Part of the failure of the Edsel was obviously that it didn’t live up to the initial hype. You know, the Edsel was not a “Ford.” This was a completely new division at Ford Motor Company; a stand-alone car brand. And they promoted the pudding out of it. Edsel was touted as an all-new kind of car, the likes of which no one had ever seen before. So when it actually was revealed on September 4, 1957, people had extremely high expectations.
What they got was a, well, thinly disguised Ford or Mercury. For the most part, nothing was all that radical. The body styles, tops, overall shape, and even the dashboards were nothing more than tinseled-up Ford designs. If this was the car of the future, the future looked a lot like what Ford was doing a year before.
And then there was that grille. When I look at it today, it just seems like fun ‘50s kitsch, but things were different when that was on a new car. I’m sure you’ve heard it before—people called it a horse collar, toilet seat, lemon-sucker, or an unmentionable part of the female anatomy. Whichever ridiculous comparison you want to make, it added up to something that people didn’t want to have in their driveway.
This wasn’t the first Edsel that didn’t survive at Ford Motor Company. The car was named after Edsel B. Ford, son of company creator Henry Ford. Edsel Ford loved flashy, colorful cars. As a result, he was always at odds with his father, who clung to the success of the Model T. Edsel did help steer the company, however, making many of the final styling decisions on the successful Model A, creating the Mercury division, and pushing through designs like the swoopy Lincoln Zephyr. Edsel died in 1943 due to complications with stomach cancer at only 49 years old. Many have cited his contentious relationship with his father as part of the reason he had so many health problems.
The Edsel car kind of made sense on paper. General Motors had Chevy, Buick, Oldsmobile, and Cadillac, and they certainly seemed to know what they were doing in the 1950s. Why couldn’t Ford have Ford, Mercury, Edsel, and Lincoln and do just as well? But really, what was the Edsel? Sort of a weird Mercury (although I would contend that there was some really weird stuff going on with Mercury styling during this time period too)? Why did they even need it? And the burden they put on their dealers to build new facilities to sell this car was quite intense. Some even went out of business because of it.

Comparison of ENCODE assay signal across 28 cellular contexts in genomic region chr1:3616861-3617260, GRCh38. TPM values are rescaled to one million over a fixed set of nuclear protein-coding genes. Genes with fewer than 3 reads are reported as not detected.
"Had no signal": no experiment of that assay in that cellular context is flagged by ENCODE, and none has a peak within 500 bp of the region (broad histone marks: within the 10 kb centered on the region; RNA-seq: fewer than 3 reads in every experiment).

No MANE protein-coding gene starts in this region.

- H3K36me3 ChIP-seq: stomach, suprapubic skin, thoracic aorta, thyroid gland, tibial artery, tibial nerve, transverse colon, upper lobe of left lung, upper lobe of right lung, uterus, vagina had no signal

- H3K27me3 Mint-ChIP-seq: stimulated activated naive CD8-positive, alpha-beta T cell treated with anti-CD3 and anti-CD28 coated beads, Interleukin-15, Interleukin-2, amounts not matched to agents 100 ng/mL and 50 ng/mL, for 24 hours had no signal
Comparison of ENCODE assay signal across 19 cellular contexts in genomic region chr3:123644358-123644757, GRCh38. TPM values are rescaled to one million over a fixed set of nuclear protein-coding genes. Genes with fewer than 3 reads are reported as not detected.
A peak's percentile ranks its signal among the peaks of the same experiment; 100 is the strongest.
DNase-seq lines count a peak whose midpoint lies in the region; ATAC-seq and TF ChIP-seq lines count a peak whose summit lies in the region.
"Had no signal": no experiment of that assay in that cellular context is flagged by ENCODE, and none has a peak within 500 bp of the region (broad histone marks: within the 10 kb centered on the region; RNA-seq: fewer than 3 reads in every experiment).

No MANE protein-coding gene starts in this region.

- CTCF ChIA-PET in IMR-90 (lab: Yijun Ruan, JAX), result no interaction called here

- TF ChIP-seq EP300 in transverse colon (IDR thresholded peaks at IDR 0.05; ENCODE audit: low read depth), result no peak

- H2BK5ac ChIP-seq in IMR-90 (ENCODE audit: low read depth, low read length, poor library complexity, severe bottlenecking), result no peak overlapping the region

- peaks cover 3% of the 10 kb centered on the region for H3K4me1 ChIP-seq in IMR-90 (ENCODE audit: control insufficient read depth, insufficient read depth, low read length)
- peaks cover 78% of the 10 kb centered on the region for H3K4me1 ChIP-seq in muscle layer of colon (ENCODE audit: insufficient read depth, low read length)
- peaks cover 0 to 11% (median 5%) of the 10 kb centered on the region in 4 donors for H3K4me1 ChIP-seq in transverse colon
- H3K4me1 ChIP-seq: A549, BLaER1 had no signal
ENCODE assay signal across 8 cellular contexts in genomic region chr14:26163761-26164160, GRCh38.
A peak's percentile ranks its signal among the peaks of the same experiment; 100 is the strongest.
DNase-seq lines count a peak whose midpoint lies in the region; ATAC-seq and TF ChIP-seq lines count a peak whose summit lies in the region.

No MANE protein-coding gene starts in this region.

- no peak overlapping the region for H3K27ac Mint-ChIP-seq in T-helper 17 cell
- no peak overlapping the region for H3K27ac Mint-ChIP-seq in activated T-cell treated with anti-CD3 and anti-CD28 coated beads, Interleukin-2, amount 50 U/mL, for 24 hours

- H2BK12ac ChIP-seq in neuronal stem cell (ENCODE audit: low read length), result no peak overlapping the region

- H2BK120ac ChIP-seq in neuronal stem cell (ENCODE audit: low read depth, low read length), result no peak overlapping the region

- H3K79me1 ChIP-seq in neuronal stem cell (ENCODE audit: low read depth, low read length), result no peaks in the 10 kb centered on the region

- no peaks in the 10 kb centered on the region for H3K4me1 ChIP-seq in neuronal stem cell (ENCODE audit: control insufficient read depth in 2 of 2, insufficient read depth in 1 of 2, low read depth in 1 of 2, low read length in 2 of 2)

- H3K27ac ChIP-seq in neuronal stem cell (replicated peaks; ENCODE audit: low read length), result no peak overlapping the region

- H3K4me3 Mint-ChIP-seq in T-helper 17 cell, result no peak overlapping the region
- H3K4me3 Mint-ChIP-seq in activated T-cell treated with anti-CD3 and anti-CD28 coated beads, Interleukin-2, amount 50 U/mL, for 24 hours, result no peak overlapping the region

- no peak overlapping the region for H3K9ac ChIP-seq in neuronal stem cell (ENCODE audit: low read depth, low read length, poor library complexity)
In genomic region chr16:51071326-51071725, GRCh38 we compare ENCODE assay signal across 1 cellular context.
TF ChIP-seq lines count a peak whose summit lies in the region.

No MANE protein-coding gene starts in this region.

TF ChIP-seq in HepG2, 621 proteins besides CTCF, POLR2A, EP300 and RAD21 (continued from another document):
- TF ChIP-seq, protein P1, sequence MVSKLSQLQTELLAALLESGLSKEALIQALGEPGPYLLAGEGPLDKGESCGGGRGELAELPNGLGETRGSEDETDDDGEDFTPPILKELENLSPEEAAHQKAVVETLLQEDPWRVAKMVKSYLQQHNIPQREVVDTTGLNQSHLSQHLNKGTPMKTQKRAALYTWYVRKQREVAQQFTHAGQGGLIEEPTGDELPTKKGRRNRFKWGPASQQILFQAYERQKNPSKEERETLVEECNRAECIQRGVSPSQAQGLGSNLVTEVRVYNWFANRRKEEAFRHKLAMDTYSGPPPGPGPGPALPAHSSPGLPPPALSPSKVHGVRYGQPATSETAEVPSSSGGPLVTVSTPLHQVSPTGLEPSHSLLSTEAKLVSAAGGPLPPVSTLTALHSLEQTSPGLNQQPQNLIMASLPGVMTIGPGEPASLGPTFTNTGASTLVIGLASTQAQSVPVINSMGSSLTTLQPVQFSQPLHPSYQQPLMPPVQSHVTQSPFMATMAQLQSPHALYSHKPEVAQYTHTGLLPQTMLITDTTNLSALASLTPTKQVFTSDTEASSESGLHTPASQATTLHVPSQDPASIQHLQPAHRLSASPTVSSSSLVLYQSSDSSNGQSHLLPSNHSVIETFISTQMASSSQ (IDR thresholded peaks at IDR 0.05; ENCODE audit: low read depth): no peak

In ’58, when expectations were high, there were four models. The Citation and Corsair were built on the larger Mercury platform. The Pacer and Ranger were Fords. By 1959, the grille was toned down a bit, but the lineup was shrinking. Now they only had the Ranger and Corsair, both Ford-based. And by 1960, the horse collar was replaced completely by a Pontiac-esque split-grille treatment, and styling mimicked the redesigned Ford Galaxie.
118,287 Edsels were produced during their three years, but there were only 2,846 in 1960. That should give you some idea how much people were clamoring for them at the end of their run. Ford lost $350-million on the venture, which was a huge sum in 1950s dollars.
After I originally posted this story, I got an e-mail from HMC reader Steve Scudder. Steve’s dad Bruce Scudder was a foreman at the Wayne, Mich., factory where the Edsel was assembled. This particular Citation convertible was extra special, because it was built for none other than President Dwight D. Eisenhower. Steve explains that quality control for most Edsels left something to be desired, so this car was hand-built to exacting specifications. His dad told him that they spent two days after assembly adjusting panel gaps, and it was “given a full polish treatment with show-car protocol.” This photo was used in press releases in 1958, and that’s Bruce behind the wheel. I think it’s pretty cool that Steve was willing to share his photo and story with us!Today, the sales failure of the Edsel doesn’t really matter much, though. It’s easy to retell this history based mostly on hearsay and old reports. And I suppose there is still something companies can learn from it. But the cars themselves have aged rather nicely. Collectors like them. They have all the flash and glamour that people love from 1950s automotive styling. And if you didn’t know anything about them, you’d probably just think they were cool old cars through today’s rose-colored glasses.
Designer Roy Brown Jr.’s legacy may include the often-written history of the Edsel’s failed expectations, but among enthusiasts, all that matters are the glamorous, chrome-drenched reminders of one of the most flamboyant periods in automotive design.
When I was putting this slideshow together, I realized that I really don’t see Edsels that often. So I tried to dig up as many of my own pictures as I could, but I didn’t think that was enough to constitute a whole slideshow. So in addition to my pics, I also pulled some contemporary Edsel advertisements and promotional pictures, and I included a few rare models that I couldn’t find from Wiki Commons. All told, I think the slideshow conveys the glitz and excitement of the infamous Edsel. Check it out below, or click this link for a better version.